Sunday must take on a special character, different even from a Saturday off work. Sunday involves rest, but rest is tied to consecration. Sunday rest therefore differs from holiday rest. We must be selfless on Sundays, rather than selfish.
Filling Our Sunday. On Sunday we celebrate the fact that we are free from ourselves because we are free for God. Excessive casuistry can downplay, even eliminate this celebration. Karl Barth suggested that we must always be in a position to celebrate Sunday as a true day of joy. And Christians cannot defend a uniform celebration of Sunday. Yet there is uniformity to the degree that we all seek to obey the same commandment. We must have uniformity in denying Sunday as a workday, for example, and in upholding Sunday as a ‘church-day.’
The writer to the Hebrews exhorts us not to forsake assembling together. That alone will give shape to our Sunday observance. School assignments, attending sporting events, long trips, etc. are not fitting exercises for Sunday. Wanting to spend the day in communal celebration will also give shape to our Sunday observance. We won’t want to spend it with pagans watching a ball game. We must always be asking the question, what kind of Sunday celebration are we pursuing?
Sunday is a day of consecration and rest. Precisely how we enjoy the Sabbath is a matter of Christian liberty. But Sunday boredom within families is often the result of the inability of families to celebrate Sunday together. Sunday may have a recreational dimension, enjoying things you are not enslaved to which allow for meaningful acknowledgment of the day as the Lord’s day.
Working on Sunday. Christians have always recognized that certain works are permitted on Sunday: works of necessity (pulling an ox out of the pit, Luke 14:5), mercy (healing, Mark 2:31) and religion (Matt.12: 5). The work of necessity is the most difficult. Wouldn’t a farmer’s work of baling hay that might otherwise be destroyed by forecasted bad weather be a work of necessity? How about working for utility companies? Two points need to be mentioned: (1) Secularization increases Sunday labor; (2) Many work activities need not be done on Sunday. A nurse’s hours, for example, can be restricted. It would be better to speak of those tasks which might be necessary — work in the health care sector, in service and safety sector (police, telephone operators), work in industrial sector (round-the-clock shifts, long-distance trucking, perishable goods). We must be careful, however, that necessity and mercy don’t become economic productivity and profit. Some jobs simply must be refused in the confession that one who keeps the commandment keeps his soul (Prov.19: 16). A refusal to work on Sunday may be scorned, but it may also be admired.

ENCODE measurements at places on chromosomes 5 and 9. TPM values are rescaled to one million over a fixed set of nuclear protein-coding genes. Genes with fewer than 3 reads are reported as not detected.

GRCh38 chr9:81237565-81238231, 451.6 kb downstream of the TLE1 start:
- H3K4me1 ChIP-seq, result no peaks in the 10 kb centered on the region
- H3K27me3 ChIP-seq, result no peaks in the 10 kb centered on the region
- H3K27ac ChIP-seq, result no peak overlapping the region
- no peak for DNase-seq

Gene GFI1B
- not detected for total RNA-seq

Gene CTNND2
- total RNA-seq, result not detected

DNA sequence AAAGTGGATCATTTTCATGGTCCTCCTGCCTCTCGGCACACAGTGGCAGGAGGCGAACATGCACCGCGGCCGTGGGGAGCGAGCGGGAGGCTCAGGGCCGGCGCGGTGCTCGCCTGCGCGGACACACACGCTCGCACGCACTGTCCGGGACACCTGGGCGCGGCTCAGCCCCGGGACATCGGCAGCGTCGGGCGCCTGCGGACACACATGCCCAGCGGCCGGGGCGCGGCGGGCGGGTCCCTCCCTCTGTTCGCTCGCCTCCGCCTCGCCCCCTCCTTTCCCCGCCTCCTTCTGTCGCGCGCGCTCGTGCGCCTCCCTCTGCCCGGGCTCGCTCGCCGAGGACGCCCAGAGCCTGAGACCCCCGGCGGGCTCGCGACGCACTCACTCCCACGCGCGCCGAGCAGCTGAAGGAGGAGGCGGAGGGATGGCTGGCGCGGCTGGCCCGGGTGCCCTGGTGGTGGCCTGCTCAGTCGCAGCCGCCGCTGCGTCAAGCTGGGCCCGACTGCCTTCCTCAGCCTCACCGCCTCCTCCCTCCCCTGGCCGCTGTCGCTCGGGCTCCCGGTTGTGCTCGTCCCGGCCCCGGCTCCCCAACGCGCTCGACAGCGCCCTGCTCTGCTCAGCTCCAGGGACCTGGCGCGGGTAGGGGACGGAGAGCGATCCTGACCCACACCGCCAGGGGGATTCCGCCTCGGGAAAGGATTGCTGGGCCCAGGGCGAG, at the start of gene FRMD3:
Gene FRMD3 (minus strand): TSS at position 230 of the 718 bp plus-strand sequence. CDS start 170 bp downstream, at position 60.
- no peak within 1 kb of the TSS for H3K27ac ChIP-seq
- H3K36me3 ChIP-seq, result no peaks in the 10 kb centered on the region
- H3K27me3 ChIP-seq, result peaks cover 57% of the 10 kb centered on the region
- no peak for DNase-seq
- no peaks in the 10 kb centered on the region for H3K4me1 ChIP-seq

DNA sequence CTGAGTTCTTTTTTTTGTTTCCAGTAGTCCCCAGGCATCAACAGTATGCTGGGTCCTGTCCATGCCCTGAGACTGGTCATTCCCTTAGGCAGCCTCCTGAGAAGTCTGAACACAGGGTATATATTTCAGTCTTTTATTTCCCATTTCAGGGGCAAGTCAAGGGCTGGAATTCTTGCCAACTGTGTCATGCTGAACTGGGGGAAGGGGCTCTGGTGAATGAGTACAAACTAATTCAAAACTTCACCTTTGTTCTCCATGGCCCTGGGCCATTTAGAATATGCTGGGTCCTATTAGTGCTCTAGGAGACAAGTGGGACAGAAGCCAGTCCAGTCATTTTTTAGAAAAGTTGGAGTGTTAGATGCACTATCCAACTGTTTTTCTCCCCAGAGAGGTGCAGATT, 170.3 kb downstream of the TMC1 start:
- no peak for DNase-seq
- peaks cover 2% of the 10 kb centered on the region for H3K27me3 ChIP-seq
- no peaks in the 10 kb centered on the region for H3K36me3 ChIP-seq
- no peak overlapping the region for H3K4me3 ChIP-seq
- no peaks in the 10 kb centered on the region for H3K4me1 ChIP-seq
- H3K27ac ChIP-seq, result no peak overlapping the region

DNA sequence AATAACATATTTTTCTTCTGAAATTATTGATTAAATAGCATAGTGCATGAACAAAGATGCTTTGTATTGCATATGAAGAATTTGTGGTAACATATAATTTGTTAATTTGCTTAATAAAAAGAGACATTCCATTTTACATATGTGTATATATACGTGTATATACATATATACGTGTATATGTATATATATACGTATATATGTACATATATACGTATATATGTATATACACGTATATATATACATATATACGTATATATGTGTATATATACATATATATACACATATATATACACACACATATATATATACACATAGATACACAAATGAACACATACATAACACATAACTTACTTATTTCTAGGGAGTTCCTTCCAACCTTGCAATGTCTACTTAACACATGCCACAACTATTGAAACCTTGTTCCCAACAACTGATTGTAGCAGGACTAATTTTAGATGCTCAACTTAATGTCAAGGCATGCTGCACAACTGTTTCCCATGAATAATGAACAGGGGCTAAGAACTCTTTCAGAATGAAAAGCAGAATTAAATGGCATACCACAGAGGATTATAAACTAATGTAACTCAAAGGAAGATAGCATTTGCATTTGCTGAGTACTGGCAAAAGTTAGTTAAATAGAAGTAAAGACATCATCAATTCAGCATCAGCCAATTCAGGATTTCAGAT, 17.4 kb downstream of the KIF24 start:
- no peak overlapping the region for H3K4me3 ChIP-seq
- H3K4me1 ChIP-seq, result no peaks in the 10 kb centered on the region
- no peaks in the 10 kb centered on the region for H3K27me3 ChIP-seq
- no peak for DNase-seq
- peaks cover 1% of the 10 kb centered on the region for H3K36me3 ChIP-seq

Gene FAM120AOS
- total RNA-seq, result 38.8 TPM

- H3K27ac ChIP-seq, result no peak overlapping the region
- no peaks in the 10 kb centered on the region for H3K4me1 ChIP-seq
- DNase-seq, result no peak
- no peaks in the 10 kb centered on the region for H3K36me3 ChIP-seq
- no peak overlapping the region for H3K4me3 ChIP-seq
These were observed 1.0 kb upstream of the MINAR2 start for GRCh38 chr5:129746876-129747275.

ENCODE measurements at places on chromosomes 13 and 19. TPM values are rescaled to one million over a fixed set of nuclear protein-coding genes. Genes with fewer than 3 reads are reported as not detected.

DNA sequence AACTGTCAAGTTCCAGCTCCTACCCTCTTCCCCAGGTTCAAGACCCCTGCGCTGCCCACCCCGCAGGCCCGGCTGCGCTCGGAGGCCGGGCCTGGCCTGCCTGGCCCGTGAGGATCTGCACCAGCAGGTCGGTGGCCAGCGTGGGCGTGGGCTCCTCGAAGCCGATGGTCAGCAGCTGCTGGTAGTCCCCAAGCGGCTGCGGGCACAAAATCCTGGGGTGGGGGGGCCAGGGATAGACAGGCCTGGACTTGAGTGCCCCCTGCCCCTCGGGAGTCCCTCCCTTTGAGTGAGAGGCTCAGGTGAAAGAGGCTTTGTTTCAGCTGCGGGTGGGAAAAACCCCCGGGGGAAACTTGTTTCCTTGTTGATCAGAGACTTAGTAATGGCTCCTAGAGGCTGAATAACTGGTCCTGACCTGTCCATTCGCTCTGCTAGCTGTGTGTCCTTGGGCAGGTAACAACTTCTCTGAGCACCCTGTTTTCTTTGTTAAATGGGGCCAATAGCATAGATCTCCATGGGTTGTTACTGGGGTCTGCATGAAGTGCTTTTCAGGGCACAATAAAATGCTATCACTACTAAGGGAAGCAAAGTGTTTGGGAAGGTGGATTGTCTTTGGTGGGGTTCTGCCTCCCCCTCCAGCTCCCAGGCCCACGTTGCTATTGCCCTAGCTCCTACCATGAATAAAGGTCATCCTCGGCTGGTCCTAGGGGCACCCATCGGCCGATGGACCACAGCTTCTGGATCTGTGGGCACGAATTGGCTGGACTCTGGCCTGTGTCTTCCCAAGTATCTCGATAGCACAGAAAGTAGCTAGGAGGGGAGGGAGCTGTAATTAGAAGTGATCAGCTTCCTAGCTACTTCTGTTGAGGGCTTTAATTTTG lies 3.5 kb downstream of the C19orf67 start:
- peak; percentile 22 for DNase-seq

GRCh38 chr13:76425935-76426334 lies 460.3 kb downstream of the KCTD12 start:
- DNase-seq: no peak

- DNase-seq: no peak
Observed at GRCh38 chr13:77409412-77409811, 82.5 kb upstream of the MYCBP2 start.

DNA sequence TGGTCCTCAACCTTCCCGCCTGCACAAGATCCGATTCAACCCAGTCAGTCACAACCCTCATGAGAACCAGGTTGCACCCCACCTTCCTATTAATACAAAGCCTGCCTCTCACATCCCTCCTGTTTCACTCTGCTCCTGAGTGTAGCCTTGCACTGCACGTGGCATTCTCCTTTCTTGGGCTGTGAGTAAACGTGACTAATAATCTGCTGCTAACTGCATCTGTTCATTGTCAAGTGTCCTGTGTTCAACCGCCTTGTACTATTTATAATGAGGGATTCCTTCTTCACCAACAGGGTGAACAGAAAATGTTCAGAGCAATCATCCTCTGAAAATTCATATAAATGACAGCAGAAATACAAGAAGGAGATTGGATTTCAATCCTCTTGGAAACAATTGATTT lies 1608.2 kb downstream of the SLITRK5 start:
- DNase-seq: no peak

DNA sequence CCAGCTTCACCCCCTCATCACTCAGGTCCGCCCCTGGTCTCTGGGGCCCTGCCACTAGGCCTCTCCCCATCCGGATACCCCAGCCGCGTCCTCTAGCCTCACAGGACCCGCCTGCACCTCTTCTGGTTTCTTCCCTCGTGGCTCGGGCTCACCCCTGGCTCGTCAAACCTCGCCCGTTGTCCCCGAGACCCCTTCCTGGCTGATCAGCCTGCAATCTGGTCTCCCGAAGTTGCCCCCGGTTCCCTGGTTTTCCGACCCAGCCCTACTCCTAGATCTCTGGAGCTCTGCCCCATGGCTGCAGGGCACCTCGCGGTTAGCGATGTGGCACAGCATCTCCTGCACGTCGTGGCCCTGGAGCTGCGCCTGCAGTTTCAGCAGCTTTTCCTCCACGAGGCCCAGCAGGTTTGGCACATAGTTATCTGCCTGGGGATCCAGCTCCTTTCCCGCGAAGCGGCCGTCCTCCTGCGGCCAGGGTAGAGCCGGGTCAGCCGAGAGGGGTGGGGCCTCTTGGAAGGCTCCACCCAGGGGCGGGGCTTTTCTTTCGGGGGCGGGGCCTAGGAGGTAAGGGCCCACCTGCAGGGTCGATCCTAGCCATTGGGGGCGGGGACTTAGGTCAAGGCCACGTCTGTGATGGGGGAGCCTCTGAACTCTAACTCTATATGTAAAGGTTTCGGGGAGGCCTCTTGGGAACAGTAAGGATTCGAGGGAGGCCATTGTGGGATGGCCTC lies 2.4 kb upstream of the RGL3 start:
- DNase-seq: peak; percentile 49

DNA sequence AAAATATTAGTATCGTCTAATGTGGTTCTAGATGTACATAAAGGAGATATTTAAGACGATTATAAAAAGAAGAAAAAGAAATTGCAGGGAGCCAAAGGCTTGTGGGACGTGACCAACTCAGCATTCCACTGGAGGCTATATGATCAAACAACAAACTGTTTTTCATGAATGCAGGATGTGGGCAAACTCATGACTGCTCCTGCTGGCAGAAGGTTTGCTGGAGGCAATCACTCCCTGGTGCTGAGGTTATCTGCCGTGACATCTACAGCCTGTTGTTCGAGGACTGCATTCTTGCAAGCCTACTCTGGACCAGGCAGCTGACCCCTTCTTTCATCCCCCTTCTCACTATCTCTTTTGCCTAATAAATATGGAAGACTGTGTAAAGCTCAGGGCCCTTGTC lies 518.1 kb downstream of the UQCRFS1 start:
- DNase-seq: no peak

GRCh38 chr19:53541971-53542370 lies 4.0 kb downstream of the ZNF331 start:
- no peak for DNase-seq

A Few More Comments. Four questions:
1. Does the fourth commandment require us to work six days?
No, it simply says that we must perform our work within six days. Laziness comes under the eighth commandment.
2. Can we use the term ‘Sunday observance?’
Yes, we serve Christ every day, but on Sunday in a special, prescribed way. It is a holy, set apart day, both because we rest and because we go to church.
3. Is the transgression against the fourth commandment as weighty as the transgression against the sixth?
No, although it may have been in Israel since both were capital offences. Our context and situation, as being significantly different from Israel’s, leads us to this conclusion.
4. Must we rest other Christian feast days to preserve Sunday’s unique significance?
No, because these days can also be spent meaningfully commemorating their own redemptive significance in history.